Hello and welcome to my liveblog of Final Fantasy Tactics Advance, possibly my favorite game for the Game Boy Advance, which I have started playing again recently.
The game begins in a snowy town called Ivalice, in which two groups of four school children are having a snowball fight. One of the boys (either Lyle, Colin or Guinness, whom I will call the LCG Trio) complains about being on the same team as the relatively timid Mewt Randell, and teases him about his stuffed bear.
Our protagonist, Marche Radiuju, steps in, but doesn't say anything, prompting the LCG Trio to tease him for his status as a new kid and compared to a girl. A girl named Ritz Malheur takes umbrage at this, but then insists that Marche tell us his name. Soon afterward, the snowball fight begins, under the supervision of Mr. Lesaie.
The snowball fight is essentially a mandatory tutorial for moving and fighting under the supervision of Ritz and Mr. Lesaie. You only have one ability, the Snowball, which does a single point of damage if it hits, with most of the group having a few dozen points of health. I suppose it's realistic, as an ordinary snowball won't do much to injure a person, and these kids wouldn't be able to do much in an actual battle.
Of course, there's someone who has a low amount of hit points even by this standard; Mewt. Everyone on the opposing team seems to focus on him, and with 8 hit points (compared to most of the other kids who have a few dozen HP), he won't last long.
Before Mewt can be KOed, the battle comes to an end with a scripted event in which two of the bullies chide Mewt for running away; I'm not sure if it's a result of his health dropping low enough, or everyone getting a turn. A scene follows, in which the other three boys continue throwing snowballs at Mewt.
Mewt insists that he's fine, and while one of the LCG Trio says that it's proof that he is fine, Marche points out that he'll be treated worse if he lets them know that they're hurting him.
One thing I've always been curious about is what kind of person the sole girl on the opposing team is. She's not as unpleasant as Lyle, Colin or Guinness, but she doesn't speak out against the way Mewt is treated like Ritz does and Marche tries to (and neither does her counterpart, who's Marche, Mewt and Ritz's teammate, but that's another matter).
In any case, one of the LCG Trio strikes Mewt with another snowball, one that has a rock in it. Ritz protests, but the boys respond by calling her hair white, and saying that she dyes it. A fight is about to break out, but Mr. Lesaie has had enough, and decides to call the three bullies in for a punishment, while checking on Mewt.
After the snowball fight ends, Mewt thanks Marche and Ritz. Mewt invites Marche to come buy a book with him, but Marche declines the offer, having to get his brother out of the hospital. Marche points out that his brother was born with a certain disease that weakens his constitutions and prevents him from walking, and the Radiuju family moved to Ivalice because it's better for him. They decide to meet up at Marche's home later.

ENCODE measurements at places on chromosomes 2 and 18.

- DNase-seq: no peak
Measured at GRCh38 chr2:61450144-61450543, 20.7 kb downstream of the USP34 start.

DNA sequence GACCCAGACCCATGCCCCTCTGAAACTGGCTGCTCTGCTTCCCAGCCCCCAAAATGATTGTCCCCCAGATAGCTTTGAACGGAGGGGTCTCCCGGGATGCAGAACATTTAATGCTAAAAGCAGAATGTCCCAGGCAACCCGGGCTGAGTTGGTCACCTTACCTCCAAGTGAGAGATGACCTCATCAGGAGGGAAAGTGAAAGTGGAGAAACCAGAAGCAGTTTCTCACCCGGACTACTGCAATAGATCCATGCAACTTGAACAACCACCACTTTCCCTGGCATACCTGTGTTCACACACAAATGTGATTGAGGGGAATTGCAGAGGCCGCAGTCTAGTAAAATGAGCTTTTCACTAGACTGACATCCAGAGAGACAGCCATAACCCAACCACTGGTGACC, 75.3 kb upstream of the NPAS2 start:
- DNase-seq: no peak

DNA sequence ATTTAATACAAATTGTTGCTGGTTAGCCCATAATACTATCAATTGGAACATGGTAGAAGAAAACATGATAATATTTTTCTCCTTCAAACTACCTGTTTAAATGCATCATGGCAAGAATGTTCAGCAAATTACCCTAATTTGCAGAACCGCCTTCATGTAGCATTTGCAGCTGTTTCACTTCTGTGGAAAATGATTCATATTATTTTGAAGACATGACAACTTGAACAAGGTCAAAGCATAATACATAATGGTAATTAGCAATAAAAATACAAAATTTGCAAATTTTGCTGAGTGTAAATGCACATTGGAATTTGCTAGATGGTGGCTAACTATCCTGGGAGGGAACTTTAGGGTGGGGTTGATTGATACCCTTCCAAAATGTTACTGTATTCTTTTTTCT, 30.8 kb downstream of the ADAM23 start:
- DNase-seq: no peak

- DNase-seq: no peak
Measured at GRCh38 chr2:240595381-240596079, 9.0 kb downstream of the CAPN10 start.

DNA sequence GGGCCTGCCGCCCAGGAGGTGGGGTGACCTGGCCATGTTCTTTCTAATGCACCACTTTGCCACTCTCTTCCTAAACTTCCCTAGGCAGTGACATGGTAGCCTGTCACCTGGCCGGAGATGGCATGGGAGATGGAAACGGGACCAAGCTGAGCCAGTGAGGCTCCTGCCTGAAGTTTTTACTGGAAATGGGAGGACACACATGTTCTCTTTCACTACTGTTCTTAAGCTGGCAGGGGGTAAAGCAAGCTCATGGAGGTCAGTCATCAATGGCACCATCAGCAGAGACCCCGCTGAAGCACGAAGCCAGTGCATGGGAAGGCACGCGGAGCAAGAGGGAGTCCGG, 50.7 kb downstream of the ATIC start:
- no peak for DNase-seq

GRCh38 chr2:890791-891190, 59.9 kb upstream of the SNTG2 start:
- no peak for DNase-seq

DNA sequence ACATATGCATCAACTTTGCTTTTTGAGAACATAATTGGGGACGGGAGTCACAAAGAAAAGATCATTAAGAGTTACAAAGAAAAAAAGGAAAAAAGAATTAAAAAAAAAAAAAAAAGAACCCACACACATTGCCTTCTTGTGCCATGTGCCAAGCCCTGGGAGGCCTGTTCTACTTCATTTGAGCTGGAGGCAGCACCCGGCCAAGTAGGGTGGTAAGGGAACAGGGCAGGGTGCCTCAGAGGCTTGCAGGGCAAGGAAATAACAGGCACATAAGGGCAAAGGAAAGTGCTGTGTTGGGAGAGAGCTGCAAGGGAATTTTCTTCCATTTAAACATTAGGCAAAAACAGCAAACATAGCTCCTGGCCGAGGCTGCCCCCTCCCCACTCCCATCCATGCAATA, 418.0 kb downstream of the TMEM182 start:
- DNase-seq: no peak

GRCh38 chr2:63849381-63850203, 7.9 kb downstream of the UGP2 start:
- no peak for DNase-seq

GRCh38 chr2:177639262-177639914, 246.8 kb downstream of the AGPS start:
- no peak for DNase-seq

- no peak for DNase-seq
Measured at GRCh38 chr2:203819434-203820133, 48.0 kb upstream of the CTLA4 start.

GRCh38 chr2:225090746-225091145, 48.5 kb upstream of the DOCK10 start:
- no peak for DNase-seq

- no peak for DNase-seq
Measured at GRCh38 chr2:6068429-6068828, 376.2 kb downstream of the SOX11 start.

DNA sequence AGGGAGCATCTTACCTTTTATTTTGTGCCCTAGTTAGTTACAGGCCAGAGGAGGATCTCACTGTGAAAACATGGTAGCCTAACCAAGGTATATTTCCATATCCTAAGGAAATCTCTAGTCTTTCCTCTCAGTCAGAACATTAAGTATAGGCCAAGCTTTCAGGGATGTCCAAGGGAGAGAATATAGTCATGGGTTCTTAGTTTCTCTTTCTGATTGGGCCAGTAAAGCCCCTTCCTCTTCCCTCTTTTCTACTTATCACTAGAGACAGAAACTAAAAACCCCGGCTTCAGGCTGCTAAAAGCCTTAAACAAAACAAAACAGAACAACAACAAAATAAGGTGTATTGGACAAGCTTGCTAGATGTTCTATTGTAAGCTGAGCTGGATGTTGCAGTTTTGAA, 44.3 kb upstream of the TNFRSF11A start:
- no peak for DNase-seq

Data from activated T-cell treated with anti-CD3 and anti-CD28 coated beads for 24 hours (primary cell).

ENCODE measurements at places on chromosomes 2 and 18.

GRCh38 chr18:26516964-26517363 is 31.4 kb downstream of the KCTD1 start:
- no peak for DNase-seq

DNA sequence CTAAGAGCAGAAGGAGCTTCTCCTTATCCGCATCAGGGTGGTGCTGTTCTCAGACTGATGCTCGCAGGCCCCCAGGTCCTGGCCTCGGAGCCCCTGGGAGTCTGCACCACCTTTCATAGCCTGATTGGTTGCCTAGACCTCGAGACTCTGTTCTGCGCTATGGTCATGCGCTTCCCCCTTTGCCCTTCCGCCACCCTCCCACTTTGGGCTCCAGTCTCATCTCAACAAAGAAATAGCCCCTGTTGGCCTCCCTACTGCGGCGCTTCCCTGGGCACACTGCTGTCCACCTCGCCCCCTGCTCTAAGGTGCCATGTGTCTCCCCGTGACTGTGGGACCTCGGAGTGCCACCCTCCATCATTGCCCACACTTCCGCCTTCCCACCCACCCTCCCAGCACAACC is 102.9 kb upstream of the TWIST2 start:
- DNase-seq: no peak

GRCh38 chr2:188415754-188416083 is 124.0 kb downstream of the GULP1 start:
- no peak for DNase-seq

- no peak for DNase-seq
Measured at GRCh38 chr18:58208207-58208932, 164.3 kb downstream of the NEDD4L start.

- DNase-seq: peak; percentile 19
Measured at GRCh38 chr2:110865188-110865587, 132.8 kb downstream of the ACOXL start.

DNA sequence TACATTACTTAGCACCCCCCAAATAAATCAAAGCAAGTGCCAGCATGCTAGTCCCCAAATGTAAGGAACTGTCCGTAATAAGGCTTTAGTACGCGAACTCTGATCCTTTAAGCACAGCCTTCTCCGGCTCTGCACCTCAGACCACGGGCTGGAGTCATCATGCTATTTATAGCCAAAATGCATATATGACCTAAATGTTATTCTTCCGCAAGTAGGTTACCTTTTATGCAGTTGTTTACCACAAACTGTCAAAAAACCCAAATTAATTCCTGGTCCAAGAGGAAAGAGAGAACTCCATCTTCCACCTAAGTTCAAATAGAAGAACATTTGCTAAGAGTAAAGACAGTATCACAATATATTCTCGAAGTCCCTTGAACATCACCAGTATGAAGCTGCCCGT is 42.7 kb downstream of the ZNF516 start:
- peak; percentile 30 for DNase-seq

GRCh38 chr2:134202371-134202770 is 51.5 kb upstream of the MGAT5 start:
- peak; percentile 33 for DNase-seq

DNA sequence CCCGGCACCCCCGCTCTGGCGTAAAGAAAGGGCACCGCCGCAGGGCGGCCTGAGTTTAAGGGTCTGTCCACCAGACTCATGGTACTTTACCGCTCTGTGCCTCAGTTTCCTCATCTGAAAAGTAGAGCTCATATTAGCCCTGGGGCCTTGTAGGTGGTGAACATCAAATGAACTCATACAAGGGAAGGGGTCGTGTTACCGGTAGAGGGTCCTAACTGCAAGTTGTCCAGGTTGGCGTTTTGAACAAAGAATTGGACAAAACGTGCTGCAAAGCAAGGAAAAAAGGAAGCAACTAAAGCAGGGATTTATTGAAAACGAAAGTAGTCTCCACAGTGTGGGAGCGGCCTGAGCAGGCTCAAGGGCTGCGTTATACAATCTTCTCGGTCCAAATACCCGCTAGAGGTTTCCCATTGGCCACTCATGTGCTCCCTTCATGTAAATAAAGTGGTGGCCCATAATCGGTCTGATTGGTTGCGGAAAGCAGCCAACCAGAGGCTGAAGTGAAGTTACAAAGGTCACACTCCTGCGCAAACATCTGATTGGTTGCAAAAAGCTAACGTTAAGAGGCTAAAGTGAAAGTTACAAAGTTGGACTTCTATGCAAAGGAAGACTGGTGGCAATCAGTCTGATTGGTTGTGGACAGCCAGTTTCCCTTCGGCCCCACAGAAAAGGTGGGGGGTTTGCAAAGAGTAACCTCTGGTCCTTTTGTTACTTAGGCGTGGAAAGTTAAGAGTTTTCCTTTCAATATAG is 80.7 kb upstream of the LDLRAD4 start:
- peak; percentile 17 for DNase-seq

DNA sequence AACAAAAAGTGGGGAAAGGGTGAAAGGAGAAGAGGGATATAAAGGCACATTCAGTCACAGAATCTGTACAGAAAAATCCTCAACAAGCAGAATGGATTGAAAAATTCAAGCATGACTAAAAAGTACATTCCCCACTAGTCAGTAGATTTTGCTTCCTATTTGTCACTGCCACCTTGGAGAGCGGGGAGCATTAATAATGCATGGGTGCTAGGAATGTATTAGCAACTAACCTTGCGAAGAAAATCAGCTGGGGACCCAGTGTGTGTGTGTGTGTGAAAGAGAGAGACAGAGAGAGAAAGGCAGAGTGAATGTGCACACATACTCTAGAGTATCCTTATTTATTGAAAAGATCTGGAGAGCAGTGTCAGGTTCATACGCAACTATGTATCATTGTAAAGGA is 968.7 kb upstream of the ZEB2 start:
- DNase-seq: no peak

On the way back home, they pass a man getting scolded by two other men, and Mewt is quite displeased with this. After the scolding ends, the man, who's Mewt's father, comes over, and greets him; while he seems nice enough, Mewt seems less than comfortable having him around, and reminds him that he still has work to do, prompting his father to leave.
According to Mewt, his father used to work at a larger company, and after Mewt's mother died, his father"broke down big time". Marche, however, points out that in spite of everything, he does seem to care for Mewt, an observation Mewt doesn't contest.
If you're playing the Japanese version, the scene comes off as completely different. Mewt's father was driven to drink by his wife's passing, and this reference to alcohol (ab)use is obviously censored for this game.
In any case, Marche soon has to part ways with Mewt and Ritz, and asks them to meet him back at his house. After Marche is gone, Ritz turns to Mewt and suggests that Marche, for some reason, doesn't have a father. Her remarks are ambiguous, but it's suggested that she doesn't know for certain. Apparently, the radio drama confirms the theory that Marche and his brother's parents are divorced.
Marche meets his brother, Doned, in their room, and you can see that Doned uses a wheelchair. Doned makes some good natured banter about Marche's inability to do sports, even if he's significantly better at the snowball fight than Mewt is.
The Radiuju brothers' mother then announces that Marche's guests are here, and Marche asks her to send them up. After some introductions, Mewt produces the book, one that he bought in spite of not knowing the title of the book, much less its contents. He then opens it up.
A brief cutscene follows, showing some illustrations of the characters from the game world and some odd writing.
The four kids then try to make sense of what's written in there, wondering if it's Latin or some such, and propose that it might be magic. Doned says that Marche could use magic to become better at sports, much to Marche's annoyance (in one fan translation, Doned says he could use magic to become able to walk).
In a scene showing some fairly blatant Foreshadowing, Mewt wonders if they could change the world to be the way they wanted, possibly to his favorite game, Final Fantasy. Ritz and Mewt then have to leave, and Marche sees them out. Meanwhile, Doned wonders what things would be like if he could use magic.